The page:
Under the procedure proposed by the right hon. and learned Gentleman, however, they may know nothing at all about the regulations then being proposed. In cases of that sort would it not be very much better for the firm to have a chance of coming in on the regulation-making stage? I agree very largely with what the Attorney-General has said about the small case, but here we are dealing with the large manufacturer who, under this procedure, may suddenly be visited with an order from the Postmaster-General to say "You are manufacturing ten million pieces of apparatus. You are not to sell them until you have done so and so." That will be the first notification which the manufacturer has had.
§ The Attorney-General
I appreciate the point which the hon. Gentleman has made. We think, however, that in a case of that kind the manufacturer who is producing goods on any large scale will be in touch, either directly or through his trade association, with the advisory committee, and will know in advance exactly what regulations it is proposed to make. I believe it is correct to say that all manufacturers of this kind belong to trade associations. If the manufacturer hears, either directly or through his technical association, he will be able to make such representations as may be made in advance before the regulations are made. The difference between us here, I think, really is a question of form. The Amendment seeks to give a more formal method to representations for which the Bill really provides in its existing structure. 822 But, in seeking to give a more formal method to the objection at the draft regulation stage we think it would introduce a rigidity into the machinery of the Bill which would be most undesirable.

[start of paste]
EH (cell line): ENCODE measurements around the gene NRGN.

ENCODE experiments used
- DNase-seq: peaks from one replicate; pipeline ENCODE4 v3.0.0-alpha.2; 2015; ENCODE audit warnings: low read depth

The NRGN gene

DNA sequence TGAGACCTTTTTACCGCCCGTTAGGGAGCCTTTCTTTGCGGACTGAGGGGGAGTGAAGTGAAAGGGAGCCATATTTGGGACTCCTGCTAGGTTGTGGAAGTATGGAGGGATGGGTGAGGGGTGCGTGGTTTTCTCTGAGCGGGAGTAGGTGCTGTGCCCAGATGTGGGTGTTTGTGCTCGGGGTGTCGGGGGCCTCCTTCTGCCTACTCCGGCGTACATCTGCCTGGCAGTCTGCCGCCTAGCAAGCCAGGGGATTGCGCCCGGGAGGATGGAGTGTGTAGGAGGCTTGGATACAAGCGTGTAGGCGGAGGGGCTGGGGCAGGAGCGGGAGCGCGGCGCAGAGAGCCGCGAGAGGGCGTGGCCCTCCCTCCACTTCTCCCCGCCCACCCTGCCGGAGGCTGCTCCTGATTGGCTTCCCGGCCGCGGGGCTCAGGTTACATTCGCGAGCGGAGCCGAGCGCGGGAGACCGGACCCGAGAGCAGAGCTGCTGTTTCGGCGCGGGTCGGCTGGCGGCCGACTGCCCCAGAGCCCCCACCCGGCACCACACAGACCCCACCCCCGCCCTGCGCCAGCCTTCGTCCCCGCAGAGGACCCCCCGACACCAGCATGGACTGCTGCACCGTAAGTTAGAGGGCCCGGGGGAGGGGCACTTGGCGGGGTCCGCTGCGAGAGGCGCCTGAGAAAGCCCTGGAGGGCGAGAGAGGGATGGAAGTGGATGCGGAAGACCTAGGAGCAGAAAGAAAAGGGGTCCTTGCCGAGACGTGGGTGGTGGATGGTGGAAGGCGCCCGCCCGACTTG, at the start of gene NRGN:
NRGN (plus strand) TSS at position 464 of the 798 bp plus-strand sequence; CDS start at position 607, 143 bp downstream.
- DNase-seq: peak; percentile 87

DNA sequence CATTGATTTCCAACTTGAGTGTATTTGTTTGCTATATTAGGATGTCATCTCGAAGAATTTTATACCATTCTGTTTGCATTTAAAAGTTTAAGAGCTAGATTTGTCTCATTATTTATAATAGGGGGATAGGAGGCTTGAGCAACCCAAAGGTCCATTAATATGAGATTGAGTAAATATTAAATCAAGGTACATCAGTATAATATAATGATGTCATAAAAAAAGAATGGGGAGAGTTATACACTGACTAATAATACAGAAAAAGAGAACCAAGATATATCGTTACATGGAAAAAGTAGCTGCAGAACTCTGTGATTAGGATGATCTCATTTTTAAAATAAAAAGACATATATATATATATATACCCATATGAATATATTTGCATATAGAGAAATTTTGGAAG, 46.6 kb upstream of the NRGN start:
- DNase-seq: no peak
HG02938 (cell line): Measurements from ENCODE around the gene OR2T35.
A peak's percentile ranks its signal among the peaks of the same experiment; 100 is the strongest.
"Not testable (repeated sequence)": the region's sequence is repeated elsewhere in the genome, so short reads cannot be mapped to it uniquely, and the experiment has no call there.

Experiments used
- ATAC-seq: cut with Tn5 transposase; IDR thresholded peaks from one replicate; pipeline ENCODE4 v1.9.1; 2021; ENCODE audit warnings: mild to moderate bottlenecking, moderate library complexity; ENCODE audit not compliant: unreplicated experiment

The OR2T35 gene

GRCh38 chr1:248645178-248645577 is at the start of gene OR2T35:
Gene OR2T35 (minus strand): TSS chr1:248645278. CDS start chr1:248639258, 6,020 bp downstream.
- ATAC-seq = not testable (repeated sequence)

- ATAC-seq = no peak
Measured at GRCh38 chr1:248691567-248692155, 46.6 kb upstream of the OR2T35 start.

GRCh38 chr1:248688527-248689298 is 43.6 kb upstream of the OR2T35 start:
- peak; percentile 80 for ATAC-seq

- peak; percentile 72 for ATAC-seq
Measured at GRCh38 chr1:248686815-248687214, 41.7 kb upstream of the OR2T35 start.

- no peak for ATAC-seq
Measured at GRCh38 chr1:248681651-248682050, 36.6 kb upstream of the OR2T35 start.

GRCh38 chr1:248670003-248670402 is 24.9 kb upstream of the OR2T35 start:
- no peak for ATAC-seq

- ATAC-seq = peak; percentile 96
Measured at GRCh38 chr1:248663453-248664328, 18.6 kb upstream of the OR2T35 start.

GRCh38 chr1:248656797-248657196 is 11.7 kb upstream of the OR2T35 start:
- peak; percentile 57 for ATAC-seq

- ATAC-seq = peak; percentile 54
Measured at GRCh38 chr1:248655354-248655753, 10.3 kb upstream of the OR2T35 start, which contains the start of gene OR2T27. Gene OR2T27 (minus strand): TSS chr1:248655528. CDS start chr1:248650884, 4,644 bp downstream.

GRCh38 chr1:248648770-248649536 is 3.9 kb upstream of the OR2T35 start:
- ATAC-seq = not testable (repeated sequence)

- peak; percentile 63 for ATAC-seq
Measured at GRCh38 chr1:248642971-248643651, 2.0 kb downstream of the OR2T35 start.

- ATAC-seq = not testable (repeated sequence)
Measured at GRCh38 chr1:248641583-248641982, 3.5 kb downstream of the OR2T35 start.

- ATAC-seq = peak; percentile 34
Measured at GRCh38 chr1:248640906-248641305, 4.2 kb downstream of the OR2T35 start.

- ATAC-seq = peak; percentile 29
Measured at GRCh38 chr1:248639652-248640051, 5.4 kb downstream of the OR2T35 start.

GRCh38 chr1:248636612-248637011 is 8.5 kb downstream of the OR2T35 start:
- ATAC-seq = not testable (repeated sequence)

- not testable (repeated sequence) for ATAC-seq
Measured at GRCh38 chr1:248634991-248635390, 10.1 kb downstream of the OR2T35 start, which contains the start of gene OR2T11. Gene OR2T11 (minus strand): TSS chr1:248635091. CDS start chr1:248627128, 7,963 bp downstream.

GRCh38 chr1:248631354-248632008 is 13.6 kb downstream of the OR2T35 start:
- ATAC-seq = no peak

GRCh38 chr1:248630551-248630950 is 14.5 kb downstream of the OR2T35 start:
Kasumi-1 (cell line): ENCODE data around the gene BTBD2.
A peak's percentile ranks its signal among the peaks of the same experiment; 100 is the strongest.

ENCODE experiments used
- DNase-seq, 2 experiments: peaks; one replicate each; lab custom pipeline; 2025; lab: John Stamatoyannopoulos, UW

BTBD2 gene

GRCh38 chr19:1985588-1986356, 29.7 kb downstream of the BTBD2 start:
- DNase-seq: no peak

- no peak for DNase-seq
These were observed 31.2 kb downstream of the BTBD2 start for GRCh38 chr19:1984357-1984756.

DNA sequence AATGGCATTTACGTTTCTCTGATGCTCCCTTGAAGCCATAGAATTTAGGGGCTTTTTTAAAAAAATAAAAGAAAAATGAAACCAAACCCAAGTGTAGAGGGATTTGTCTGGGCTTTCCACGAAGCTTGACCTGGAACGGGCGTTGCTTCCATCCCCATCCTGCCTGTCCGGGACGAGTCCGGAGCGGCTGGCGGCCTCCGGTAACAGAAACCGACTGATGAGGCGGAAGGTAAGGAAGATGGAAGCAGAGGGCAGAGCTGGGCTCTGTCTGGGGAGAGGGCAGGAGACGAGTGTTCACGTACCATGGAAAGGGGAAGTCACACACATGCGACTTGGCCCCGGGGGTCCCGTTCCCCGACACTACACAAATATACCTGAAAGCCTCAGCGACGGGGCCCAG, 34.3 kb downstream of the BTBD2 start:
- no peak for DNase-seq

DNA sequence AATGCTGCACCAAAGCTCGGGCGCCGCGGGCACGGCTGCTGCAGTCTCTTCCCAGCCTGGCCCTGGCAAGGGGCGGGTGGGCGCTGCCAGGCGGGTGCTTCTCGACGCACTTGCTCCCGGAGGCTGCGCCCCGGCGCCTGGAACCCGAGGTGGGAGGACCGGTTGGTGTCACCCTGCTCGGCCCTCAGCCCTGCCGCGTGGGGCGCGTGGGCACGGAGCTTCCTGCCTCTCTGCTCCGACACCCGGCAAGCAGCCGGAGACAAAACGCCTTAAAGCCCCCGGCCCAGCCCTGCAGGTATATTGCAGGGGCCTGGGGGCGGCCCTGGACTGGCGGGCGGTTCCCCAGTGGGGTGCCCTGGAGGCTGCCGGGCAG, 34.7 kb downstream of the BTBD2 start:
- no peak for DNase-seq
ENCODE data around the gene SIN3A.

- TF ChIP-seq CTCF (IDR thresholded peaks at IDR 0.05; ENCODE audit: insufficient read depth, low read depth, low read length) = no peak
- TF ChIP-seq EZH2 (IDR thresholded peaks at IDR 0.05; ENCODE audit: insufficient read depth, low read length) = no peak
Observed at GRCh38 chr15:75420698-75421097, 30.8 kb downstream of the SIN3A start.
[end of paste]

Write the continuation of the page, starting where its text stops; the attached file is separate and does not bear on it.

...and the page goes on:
It would be difficult to have both systems working side by side. If we had the draft regulations stage with the formal public inquiry and objection and if we followed that procedure, we would have to say that that regulation was binding and a breach of that regulation would be a criminal offence. We do not do that here, but say, "Make your objections at the draft regulations stage through the advisory committee, and the Minister will consider them and give effect to them." He is more likely to give effect to them because he knows that a breach of the regulations will not in itself be an offence and he will be able only to enforce them if the tribunal thinks it reasonable to apply them in a particular case.